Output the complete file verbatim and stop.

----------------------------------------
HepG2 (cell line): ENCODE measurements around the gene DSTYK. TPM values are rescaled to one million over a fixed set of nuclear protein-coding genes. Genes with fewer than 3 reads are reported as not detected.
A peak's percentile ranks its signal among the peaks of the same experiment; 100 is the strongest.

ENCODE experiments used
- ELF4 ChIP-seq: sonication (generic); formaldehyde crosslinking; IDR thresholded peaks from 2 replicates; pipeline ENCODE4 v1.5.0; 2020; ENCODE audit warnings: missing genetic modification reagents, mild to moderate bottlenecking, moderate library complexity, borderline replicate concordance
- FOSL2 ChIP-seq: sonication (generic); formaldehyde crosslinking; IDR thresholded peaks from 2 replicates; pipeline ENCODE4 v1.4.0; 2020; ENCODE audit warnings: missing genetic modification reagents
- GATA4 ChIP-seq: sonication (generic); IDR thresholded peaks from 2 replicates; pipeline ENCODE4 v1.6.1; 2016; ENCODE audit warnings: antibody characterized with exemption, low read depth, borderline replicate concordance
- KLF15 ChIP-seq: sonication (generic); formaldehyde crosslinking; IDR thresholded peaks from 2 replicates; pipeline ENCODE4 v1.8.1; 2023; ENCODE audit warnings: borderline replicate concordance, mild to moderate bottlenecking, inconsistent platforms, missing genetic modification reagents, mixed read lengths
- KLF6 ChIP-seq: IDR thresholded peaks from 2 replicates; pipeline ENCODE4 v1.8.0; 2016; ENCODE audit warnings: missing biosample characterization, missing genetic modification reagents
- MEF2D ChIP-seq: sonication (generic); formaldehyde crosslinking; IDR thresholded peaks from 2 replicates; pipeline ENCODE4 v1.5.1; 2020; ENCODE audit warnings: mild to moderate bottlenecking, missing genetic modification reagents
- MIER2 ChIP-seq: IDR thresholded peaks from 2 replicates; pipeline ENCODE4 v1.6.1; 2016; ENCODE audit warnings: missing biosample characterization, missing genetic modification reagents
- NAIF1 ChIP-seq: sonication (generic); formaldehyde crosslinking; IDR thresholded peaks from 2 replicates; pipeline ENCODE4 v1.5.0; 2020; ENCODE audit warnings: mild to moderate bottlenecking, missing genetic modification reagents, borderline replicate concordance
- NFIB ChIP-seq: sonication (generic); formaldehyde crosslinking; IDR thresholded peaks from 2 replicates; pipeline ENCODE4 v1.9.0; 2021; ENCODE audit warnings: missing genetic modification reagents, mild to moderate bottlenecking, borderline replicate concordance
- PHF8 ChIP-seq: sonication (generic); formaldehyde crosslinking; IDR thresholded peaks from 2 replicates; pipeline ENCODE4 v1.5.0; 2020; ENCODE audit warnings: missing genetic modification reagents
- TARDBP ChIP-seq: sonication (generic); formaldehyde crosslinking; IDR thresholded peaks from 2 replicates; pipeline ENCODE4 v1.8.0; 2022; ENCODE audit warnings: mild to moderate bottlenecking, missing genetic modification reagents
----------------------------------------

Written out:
HepG2 (cell line): ENCODE measurements around the gene DSTYK. TPM values are rescaled to one million over a fixed set of nuclear protein-coding genes. Genes with fewer than 3 reads are reported as not detected.
A peak's percentile ranks its signal among the peaks of the same experiment; 100 is the strongest.

ENCODE experiments used
- ELF4 ChIP-seq: sonication (generic); formaldehyde crosslinking; IDR thresholded peaks from 2 replicates; pipeline ENCODE4 v1.5.0; 2020; ENCODE audit warnings: missing genetic modification reagents, mild to moderate bottlenecking, moderate library complexity, borderline replicate concordance
- FOSL2 ChIP-seq: sonication (generic); formaldehyde crosslinking; IDR thresholded peaks from 2 replicates; pipeline ENCODE4 v1.4.0; 2020; ENCODE audit warnings: missing genetic modification reagents
- GATA4 ChIP-seq: sonication (generic); IDR thresholded peaks from 2 replicates; pipeline ENCODE4 v1.6.1; 2016; ENCODE audit warnings: antibody characterized with exemption, low read depth, borderline replicate concordance
- KLF15 ChIP-seq: sonication (generic); formaldehyde crosslinking; IDR thresholded peaks from 2 replicates; pipeline ENCODE4 v1.8.1; 2023; ENCODE audit warnings: borderline replicate concordance, mild to moderate bottlenecking, inconsistent platforms, missing genetic modification reagents, mixed read lengths
- KLF6 ChIP-seq: IDR thresholded peaks from 2 replicates; pipeline ENCODE4 v1.8.0; 2016; ENCODE audit warnings: missing biosample characterization, missing genetic modification reagents
- MEF2D ChIP-seq: sonication (generic); formaldehyde crosslinking; IDR thresholded peaks from 2 replicates; pipeline ENCODE4 v1.5.1; 2020; ENCODE audit warnings: mild to moderate bottlenecking, missing genetic modification reagents
- MIER2 ChIP-seq: IDR thresholded peaks from 2 replicates; pipeline ENCODE4 v1.6.1; 2016; ENCODE audit warnings: missing biosample characterization, missing genetic modification reagents
- NAIF1 ChIP-seq: sonication (generic); formaldehyde crosslinking; IDR thresholded peaks from 2 replicates; pipeline ENCODE4 v1.5.0; 2020; ENCODE audit warnings: mild to moderate bottlenecking, missing genetic modification reagents, borderline replicate concordance
- NFIB ChIP-seq: sonication (generic); formaldehyde crosslinking; IDR thresholded peaks from 2 replicates; pipeline ENCODE4 v1.9.0; 2021; ENCODE audit warnings: missing genetic modification reagents, mild to moderate bottlenecking, borderline replicate concordance
- PHF8 ChIP-seq: sonication (generic); formaldehyde crosslinking; IDR thresholded peaks from 2 replicates; pipeline ENCODE4 v1.5.0; 2020; ENCODE audit warnings: missing genetic modification reagents
- TARDBP ChIP-seq: sonication (generic); formaldehyde crosslinking; IDR thresholded peaks from 2 replicates; pipeline ENCODE4 v1.8.0; 2022; ENCODE audit warnings: mild to moderate bottlenecking, missing genetic modification reagents